Mom had a typewriter, and she was good at it! I loved watching her skim over the keys as she typed, only occasionally needing to stop and make a correction with her white-out tape and then quickly continuing on. I was amazed by her speedy hands. I was impressed by her knowledge of the machine! I admired my mom for her skill and recognized the benefits of her quick hand.
If ever I needed a school assignment to look extra nice, mom was always willing to type it up for me. I recognized her skill and wanted to acquire it myself. I had my first chance in 7th grade in Keyboarding class. The teacher would dictate 2 new letters each day that we would practice repeatedly on the typewriter. Day by day, letter by letter, I learned the QWERTY keyboard and felt empowered that I had acquired this skill.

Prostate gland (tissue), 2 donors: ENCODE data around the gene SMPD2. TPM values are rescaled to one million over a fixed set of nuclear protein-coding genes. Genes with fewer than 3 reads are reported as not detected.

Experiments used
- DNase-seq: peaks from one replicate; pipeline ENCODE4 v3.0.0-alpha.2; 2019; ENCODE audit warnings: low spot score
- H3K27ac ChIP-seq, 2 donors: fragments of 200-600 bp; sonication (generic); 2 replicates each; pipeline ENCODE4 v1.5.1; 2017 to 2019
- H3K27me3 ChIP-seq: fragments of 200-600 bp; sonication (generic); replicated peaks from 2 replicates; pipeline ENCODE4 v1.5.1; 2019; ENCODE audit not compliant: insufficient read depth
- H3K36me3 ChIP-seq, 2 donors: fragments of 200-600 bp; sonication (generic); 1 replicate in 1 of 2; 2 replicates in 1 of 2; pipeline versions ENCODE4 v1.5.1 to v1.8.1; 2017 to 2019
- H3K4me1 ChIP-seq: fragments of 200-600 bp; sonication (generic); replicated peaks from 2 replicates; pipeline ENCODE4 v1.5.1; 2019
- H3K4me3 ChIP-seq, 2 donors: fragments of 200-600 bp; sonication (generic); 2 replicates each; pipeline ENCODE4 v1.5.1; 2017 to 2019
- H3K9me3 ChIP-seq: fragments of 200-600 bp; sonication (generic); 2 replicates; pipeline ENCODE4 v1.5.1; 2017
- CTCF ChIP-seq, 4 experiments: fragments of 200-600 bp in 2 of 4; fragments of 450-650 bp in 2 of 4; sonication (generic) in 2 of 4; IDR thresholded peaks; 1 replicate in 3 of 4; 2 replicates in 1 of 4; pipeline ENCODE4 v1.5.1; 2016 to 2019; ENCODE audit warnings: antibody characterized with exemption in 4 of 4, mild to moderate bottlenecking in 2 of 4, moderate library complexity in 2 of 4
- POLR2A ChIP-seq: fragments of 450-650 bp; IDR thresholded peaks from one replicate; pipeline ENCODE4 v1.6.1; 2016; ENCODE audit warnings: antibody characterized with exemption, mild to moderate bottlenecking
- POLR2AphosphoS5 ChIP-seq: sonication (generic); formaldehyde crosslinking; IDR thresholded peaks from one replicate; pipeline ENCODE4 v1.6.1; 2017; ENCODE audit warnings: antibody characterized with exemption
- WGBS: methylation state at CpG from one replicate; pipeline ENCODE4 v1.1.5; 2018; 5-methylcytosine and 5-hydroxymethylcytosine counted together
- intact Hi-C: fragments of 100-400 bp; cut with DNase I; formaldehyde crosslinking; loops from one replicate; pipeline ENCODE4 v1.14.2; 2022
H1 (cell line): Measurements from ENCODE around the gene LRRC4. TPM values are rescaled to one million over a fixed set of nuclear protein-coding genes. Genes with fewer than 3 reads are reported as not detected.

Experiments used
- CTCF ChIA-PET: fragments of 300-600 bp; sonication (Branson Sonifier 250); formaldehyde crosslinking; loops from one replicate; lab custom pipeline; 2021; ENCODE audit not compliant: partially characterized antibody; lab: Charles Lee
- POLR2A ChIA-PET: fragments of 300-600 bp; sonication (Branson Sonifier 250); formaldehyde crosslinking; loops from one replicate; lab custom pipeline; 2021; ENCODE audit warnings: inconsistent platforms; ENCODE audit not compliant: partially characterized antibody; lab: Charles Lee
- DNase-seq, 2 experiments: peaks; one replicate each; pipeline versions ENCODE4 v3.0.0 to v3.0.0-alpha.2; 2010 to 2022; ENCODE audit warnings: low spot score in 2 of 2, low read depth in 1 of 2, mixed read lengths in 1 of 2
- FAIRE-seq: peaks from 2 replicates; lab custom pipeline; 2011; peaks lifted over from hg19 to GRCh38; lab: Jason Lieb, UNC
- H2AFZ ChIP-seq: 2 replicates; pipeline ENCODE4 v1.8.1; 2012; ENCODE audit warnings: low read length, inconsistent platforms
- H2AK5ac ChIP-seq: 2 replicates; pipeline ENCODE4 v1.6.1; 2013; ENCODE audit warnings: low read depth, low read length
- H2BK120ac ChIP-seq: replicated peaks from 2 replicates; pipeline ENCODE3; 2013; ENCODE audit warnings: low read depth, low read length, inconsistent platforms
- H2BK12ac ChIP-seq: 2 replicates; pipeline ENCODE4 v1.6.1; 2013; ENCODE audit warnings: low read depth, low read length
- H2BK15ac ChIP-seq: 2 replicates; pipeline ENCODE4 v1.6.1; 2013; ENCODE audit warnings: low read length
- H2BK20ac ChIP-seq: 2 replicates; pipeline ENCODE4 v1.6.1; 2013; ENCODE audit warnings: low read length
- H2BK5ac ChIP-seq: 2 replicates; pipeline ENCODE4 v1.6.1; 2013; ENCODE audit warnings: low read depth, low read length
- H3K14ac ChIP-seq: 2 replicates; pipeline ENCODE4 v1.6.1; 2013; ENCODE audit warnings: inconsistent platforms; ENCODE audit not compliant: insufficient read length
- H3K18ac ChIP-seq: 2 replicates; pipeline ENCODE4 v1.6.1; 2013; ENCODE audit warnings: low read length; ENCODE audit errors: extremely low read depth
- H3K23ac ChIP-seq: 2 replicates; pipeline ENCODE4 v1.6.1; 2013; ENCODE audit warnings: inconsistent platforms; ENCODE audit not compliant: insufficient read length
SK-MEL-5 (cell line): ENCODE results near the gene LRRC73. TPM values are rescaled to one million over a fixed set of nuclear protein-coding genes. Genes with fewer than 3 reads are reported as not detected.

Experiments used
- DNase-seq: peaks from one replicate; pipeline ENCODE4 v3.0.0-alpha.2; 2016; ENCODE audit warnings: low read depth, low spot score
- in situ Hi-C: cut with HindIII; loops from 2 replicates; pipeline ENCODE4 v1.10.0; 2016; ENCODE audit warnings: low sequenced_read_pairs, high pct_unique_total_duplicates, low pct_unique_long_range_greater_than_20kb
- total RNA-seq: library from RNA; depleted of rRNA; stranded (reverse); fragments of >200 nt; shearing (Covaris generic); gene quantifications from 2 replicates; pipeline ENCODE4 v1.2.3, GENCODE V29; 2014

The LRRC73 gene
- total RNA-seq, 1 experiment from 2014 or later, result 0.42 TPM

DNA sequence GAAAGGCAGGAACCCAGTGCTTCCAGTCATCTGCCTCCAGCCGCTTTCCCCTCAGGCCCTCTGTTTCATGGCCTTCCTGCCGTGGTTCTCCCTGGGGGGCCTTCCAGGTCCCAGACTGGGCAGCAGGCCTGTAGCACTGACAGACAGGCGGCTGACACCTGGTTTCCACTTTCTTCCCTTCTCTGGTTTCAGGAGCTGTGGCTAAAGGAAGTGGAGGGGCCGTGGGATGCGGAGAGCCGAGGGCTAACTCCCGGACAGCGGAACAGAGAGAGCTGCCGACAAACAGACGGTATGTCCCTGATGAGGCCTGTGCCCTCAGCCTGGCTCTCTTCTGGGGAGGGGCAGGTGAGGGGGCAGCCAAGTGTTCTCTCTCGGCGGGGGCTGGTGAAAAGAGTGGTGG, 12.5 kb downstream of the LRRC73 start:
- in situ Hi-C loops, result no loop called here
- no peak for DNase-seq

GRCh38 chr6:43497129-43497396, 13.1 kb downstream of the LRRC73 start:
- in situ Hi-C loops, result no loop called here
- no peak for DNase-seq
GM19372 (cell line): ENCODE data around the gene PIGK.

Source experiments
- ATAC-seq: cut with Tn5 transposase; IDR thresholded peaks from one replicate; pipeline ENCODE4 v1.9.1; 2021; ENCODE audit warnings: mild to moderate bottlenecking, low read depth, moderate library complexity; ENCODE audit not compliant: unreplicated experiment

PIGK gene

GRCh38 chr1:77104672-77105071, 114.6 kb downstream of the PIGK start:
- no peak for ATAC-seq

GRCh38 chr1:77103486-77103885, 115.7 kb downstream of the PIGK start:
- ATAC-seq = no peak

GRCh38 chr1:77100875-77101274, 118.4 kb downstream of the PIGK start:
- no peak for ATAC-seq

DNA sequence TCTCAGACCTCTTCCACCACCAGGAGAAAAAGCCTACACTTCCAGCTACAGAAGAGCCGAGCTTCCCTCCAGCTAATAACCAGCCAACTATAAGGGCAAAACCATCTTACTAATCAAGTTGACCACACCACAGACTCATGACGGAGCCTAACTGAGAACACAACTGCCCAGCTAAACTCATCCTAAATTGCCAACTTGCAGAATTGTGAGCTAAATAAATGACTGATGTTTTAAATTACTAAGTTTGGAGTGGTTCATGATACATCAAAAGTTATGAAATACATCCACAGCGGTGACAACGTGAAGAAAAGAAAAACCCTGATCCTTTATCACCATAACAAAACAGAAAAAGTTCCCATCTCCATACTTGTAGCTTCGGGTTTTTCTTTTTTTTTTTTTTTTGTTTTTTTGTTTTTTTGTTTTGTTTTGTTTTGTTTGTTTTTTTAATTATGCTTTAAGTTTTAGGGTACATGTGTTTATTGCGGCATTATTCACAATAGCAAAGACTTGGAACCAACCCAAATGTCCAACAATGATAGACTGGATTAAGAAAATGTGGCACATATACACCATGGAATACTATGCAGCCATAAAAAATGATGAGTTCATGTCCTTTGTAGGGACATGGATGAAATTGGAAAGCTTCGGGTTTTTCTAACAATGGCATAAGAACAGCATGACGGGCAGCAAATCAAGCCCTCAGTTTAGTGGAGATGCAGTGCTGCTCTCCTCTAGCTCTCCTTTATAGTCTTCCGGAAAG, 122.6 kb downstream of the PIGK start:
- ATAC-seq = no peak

While a long time has now passed since the days of the typewriter, one thing has stayed the same: Keyboarding is a valuable skill that no one should go without. More than valuable. Critical! In fact, in 2020 seventy-seven percent of all jobs in the U.S. will require some level of computer proficiency and keyboarding skill.
As education progresses and certain skills become obsolete, schools and teachers must maintain their resolve to teach keyboarding as part of their classroom curriculum. Twenty-five years after that junior high keyboarding class I am STILL grateful for the keyboarding skill I acquired. I use it every day. Every. Day.
It has been with me every step of the way throughout my high school and college education. It has made me a more effective educator, a more efficient employee, and a more capable person.
I am a believer in keyboarding education. I hope that I can inspire my students to become master typists just as my mother inspired me to do the same.